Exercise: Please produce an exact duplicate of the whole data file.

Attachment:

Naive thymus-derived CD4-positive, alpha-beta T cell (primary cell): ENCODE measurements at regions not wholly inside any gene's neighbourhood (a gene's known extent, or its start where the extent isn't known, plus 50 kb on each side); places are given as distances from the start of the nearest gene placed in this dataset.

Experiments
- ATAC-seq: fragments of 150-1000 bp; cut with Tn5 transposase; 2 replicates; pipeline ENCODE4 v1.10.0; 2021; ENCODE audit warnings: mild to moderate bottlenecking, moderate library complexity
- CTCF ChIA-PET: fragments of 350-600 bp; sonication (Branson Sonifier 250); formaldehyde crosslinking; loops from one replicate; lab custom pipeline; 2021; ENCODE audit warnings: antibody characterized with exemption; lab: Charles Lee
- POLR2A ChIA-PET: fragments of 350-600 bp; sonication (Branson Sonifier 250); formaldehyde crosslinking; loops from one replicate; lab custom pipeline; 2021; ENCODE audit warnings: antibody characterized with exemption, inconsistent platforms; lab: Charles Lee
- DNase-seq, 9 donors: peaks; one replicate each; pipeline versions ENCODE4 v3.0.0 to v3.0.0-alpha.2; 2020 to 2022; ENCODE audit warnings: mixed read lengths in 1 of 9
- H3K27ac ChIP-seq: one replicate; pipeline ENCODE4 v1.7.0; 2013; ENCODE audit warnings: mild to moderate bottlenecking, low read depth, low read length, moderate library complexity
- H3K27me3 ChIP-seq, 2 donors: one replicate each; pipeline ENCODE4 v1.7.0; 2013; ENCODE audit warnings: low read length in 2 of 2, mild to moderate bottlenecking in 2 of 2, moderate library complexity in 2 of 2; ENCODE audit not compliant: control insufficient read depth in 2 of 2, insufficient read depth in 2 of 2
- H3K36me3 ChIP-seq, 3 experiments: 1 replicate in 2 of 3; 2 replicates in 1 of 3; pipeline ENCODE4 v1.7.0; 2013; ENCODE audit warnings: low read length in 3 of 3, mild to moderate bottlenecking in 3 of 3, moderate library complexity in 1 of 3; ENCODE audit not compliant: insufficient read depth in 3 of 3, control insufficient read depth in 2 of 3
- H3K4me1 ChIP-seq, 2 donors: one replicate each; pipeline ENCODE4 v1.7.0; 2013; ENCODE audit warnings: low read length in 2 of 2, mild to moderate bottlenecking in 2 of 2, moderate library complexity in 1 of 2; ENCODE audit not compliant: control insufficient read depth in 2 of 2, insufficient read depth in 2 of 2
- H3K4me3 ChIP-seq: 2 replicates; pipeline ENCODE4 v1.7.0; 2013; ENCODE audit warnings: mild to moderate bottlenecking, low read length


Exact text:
Naive thymus-derived CD4-positive, alpha-beta T cell (primary cell): ENCODE measurements at regions not wholly inside any gene's neighbourhood (a gene's known extent, or its start where the extent isn't known, plus 50 kb on each side); places are given as distances from the start of the nearest gene placed in this dataset.

Experiments
- ATAC-seq: fragments of 150-1000 bp; cut with Tn5 transposase; 2 replicates; pipeline ENCODE4 v1.10.0; 2021; ENCODE audit warnings: mild to moderate bottlenecking, moderate library complexity
- CTCF ChIA-PET: fragments of 350-600 bp; sonication (Branson Sonifier 250); formaldehyde crosslinking; loops from one replicate; lab custom pipeline; 2021; ENCODE audit warnings: antibody characterized with exemption; lab: Charles Lee
- POLR2A ChIA-PET: fragments of 350-600 bp; sonication (Branson Sonifier 250); formaldehyde crosslinking; loops from one replicate; lab custom pipeline; 2021; ENCODE audit warnings: antibody characterized with exemption, inconsistent platforms; lab: Charles Lee
- DNase-seq, 9 donors: peaks; one replicate each; pipeline versions ENCODE4 v3.0.0 to v3.0.0-alpha.2; 2020 to 2022; ENCODE audit warnings: mixed read lengths in 1 of 9
- H3K27ac ChIP-seq: one replicate; pipeline ENCODE4 v1.7.0; 2013; ENCODE audit warnings: mild to moderate bottlenecking, low read depth, low read length, moderate library complexity
- H3K27me3 ChIP-seq, 2 donors: one replicate each; pipeline ENCODE4 v1.7.0; 2013; ENCODE audit warnings: low read length in 2 of 2, mild to moderate bottlenecking in 2 of 2, moderate library complexity in 2 of 2; ENCODE audit not compliant: control insufficient read depth in 2 of 2, insufficient read depth in 2 of 2
- H3K36me3 ChIP-seq, 3 experiments: 1 replicate in 2 of 3; 2 replicates in 1 of 3; pipeline ENCODE4 v1.7.0; 2013; ENCODE audit warnings: low read length in 3 of 3, mild to moderate bottlenecking in 3 of 3, moderate library complexity in 1 of 3; ENCODE audit not compliant: insufficient read depth in 3 of 3, control insufficient read depth in 2 of 3
- H3K4me1 ChIP-seq, 2 donors: one replicate each; pipeline ENCODE4 v1.7.0; 2013; ENCODE audit warnings: low read length in 2 of 2, mild to moderate bottlenecking in 2 of 2, moderate library complexity in 1 of 2; ENCODE audit not compliant: control insufficient read depth in 2 of 2, insufficient read depth in 2 of 2
- H3K4me3 ChIP-seq: 2 replicates; pipeline ENCODE4 v1.7.0; 2013; ENCODE audit warnings: mild to moderate bottlenecking, low read length